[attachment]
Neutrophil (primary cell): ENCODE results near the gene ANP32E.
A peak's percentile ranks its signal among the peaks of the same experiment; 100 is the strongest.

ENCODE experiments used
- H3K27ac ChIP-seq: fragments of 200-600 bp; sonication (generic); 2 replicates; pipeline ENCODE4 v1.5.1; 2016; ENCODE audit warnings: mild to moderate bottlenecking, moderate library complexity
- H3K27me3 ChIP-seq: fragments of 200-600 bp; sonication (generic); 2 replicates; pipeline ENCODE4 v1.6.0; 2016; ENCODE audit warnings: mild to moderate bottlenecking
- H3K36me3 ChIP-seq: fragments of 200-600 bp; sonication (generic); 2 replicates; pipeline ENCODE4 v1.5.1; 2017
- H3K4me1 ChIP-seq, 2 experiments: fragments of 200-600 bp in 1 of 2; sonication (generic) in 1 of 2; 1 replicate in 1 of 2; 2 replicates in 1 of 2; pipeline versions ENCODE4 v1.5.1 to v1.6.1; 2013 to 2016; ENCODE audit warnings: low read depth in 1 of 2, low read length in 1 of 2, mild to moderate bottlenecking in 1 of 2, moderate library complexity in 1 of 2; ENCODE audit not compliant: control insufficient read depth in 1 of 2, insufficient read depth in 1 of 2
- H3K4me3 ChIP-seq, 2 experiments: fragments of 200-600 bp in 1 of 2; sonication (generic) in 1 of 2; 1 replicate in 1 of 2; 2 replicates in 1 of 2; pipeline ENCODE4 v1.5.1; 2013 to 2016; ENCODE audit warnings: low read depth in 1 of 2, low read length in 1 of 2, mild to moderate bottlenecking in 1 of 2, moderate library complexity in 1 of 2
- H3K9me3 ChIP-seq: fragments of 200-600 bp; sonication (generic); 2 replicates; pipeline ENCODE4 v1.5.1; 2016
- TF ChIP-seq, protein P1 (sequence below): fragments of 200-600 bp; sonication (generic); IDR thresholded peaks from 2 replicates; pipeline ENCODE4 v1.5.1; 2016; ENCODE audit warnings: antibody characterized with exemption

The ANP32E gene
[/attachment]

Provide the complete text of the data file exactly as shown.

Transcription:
Neutrophil (primary cell): ENCODE results near the gene ANP32E.
A peak's percentile ranks its signal among the peaks of the same experiment; 100 is the strongest.

ENCODE experiments used
- H3K27ac ChIP-seq: fragments of 200-600 bp; sonication (generic); 2 replicates; pipeline ENCODE4 v1.5.1; 2016; ENCODE audit warnings: mild to moderate bottlenecking, moderate library complexity
- H3K27me3 ChIP-seq: fragments of 200-600 bp; sonication (generic); 2 replicates; pipeline ENCODE4 v1.6.0; 2016; ENCODE audit warnings: mild to moderate bottlenecking
- H3K36me3 ChIP-seq: fragments of 200-600 bp; sonication (generic); 2 replicates; pipeline ENCODE4 v1.5.1; 2017
- H3K4me1 ChIP-seq, 2 experiments: fragments of 200-600 bp in 1 of 2; sonication (generic) in 1 of 2; 1 replicate in 1 of 2; 2 replicates in 1 of 2; pipeline versions ENCODE4 v1.5.1 to v1.6.1; 2013 to 2016; ENCODE audit warnings: low read depth in 1 of 2, low read length in 1 of 2, mild to moderate bottlenecking in 1 of 2, moderate library complexity in 1 of 2; ENCODE audit not compliant: control insufficient read depth in 1 of 2, insufficient read depth in 1 of 2
- H3K4me3 ChIP-seq, 2 experiments: fragments of 200-600 bp in 1 of 2; sonication (generic) in 1 of 2; 1 replicate in 1 of 2; 2 replicates in 1 of 2; pipeline ENCODE4 v1.5.1; 2013 to 2016; ENCODE audit warnings: low read depth in 1 of 2, low read length in 1 of 2, mild to moderate bottlenecking in 1 of 2, moderate library complexity in 1 of 2
- H3K9me3 ChIP-seq: fragments of 200-600 bp; sonication (generic); 2 replicates; pipeline ENCODE4 v1.5.1; 2016
- TF ChIP-seq, protein P1 (sequence below): fragments of 200-600 bp; sonication (generic); IDR thresholded peaks from 2 replicates; pipeline ENCODE4 v1.5.1; 2016; ENCODE audit warnings: antibody characterized with exemption

The ANP32E gene